Trevor was presented when the owner noticed he was having trouble urinating. He had been squatting and not passing any urine, and was uncomfortable when his abdomen was touched. On examination, he had a very distended bladder, about the size of a tennis ball.
We made a tentative diagnosis of Feline Urological Syndrome (FUS) where a small percentage of cats make crystals in their urine, similar in appearance to salt granules.
In male cats, the crystals can cause a blockage in the urethra (the tube running from the bladder to the end of the penis along which urine travels). In female cats, the urethra is wider than in males, so it is pretty rare to see an obstruction.
When the urethra gets blocked, urine builds up in the bladder as the kidneys keep producing it. Before long, the back pressure can cause damage to the kidneys and levels of potassium in the blood start to rise. The high potassium (hyperkalemia) can stop the heart beating within 24 hours.
A blocked FUS case is an emergency. Pressure must be relieved ASAP otherwise damage to the kidneys can be irreversible and death is rapid.
Trevor was given a gas aesthetic using Isoflurane and oxygen.
We inserted a needle into his bladder and emptied out 200 ml of urine. This brought us some time as it took the pressure of his kidneys. We then tried to flush out the blockage in his urethra by passing a soft rubber catheter into his penis and flushing fluid though the end of it as we advanced it towards his bladder. Unfortunately, the tube would go no further than 1" in.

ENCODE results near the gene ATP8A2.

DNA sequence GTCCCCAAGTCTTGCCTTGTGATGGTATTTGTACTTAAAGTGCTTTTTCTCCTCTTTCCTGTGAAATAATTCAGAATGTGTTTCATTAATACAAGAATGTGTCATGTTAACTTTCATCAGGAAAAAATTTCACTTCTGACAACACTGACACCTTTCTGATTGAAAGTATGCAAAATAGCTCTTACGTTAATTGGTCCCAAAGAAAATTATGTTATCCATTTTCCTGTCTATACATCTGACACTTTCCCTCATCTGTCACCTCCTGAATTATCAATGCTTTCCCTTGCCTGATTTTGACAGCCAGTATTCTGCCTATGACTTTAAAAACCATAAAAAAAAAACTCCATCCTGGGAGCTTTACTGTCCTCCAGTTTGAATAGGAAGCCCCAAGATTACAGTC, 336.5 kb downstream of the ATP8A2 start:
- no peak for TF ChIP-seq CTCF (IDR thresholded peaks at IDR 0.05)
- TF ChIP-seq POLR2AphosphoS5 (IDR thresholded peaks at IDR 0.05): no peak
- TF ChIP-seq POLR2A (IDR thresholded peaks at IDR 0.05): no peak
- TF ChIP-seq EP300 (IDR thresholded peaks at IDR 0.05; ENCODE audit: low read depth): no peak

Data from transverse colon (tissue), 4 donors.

After 20 minutes and several attempts to remove the blockage, we decided he needed to have surgery to remove the crystals at their point of obstruction.
We performed an operation where we opened up the penis along its entire length and stitched its edges to the surrounding skin. The incision went al the way to the level of the blockage where we found a large mass of crystals.
Trevor recovered very well and was using his litter tray by day 2. We took his stitches out 10 days later.
We placed him on a special diet called Hill's Feline S/D (Struvite Diet) which makes his urine more acidic thereby dissolving the crystals (much like sugar dissolving in a cup of tea). Once he has "cleared his system out" and has no more crystals, we will be placing Trevor onto Hill's Feline C/D/S diet (Cystitis Diet Struvite) to prevent any reoccurrence.
Feline Urological Syndrome (FUS)